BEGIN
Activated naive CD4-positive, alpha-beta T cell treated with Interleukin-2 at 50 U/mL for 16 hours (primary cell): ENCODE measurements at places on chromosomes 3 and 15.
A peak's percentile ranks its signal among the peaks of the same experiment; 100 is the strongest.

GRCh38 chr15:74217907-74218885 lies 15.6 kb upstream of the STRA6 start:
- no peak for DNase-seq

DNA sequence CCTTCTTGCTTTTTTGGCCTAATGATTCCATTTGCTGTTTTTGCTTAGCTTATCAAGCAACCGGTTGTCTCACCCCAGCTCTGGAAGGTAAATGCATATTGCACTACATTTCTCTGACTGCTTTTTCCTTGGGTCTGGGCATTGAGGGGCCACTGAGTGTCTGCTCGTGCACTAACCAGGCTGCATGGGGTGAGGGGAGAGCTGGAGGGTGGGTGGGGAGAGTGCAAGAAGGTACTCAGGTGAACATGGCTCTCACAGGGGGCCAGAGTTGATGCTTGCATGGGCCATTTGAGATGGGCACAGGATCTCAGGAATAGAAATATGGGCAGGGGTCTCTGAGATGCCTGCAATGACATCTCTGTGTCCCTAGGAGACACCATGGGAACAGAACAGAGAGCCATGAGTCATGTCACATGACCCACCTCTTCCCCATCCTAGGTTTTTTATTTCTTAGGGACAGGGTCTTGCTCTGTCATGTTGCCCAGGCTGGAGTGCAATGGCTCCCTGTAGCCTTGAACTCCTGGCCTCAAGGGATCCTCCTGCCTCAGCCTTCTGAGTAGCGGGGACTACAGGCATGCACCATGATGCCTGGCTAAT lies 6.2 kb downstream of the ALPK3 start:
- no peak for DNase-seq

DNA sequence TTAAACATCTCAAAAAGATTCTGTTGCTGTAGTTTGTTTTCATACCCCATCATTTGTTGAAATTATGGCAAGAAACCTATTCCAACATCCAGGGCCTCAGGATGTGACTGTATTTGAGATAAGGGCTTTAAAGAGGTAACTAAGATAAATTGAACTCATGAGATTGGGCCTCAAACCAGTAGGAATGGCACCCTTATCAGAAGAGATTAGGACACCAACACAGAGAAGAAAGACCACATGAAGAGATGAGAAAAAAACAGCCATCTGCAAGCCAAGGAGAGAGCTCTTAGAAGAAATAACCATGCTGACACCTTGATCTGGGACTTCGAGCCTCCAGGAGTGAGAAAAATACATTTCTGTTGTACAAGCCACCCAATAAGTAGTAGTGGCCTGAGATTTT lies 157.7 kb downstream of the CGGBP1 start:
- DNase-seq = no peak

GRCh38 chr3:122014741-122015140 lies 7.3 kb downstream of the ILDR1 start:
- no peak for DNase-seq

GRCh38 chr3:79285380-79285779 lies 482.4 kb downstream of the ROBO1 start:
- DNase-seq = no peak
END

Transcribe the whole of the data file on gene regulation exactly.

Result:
Activated naive CD4-positive, alpha-beta T cell treated with Interleukin-2 at 50 U/mL for 16 hours (primary cell): ENCODE measurements at places on chromosomes 3 and 15.
A peak's percentile ranks its signal among the peaks of the same experiment; 100 is the strongest.

GRCh38 chr15:74217907-74218885 lies 15.6 kb upstream of the STRA6 start:
- no peak for DNase-seq

DNA sequence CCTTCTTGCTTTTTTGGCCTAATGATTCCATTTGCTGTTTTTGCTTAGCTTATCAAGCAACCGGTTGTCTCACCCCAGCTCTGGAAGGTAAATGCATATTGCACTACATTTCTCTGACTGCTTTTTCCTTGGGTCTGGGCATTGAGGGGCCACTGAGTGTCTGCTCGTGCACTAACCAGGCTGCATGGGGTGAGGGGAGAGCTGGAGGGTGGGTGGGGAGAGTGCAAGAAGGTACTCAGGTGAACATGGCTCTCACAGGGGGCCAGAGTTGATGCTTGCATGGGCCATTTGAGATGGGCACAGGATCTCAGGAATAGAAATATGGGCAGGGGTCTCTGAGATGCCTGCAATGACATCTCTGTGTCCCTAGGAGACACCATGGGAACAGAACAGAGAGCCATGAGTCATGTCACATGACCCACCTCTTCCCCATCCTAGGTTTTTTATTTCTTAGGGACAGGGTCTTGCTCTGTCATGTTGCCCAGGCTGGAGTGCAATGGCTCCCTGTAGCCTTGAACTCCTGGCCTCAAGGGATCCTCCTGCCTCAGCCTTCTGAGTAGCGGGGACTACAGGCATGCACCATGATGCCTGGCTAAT lies 6.2 kb downstream of the ALPK3 start:
- no peak for DNase-seq

DNA sequence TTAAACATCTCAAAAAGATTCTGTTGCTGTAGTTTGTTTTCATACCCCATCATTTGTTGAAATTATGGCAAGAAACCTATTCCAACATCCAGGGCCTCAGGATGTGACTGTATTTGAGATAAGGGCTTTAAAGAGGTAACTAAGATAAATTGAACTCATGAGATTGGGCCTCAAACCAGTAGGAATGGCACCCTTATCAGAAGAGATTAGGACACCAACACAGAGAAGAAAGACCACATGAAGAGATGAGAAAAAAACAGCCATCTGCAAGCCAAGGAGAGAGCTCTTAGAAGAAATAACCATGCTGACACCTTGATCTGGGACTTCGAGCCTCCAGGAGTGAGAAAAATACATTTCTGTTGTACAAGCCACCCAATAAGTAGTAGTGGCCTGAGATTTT lies 157.7 kb downstream of the CGGBP1 start:
- DNase-seq = no peak

GRCh38 chr3:122014741-122015140 lies 7.3 kb downstream of the ILDR1 start:
- no peak for DNase-seq

GRCh38 chr3:79285380-79285779 lies 482.4 kb downstream of the ROBO1 start:
- DNase-seq = no peak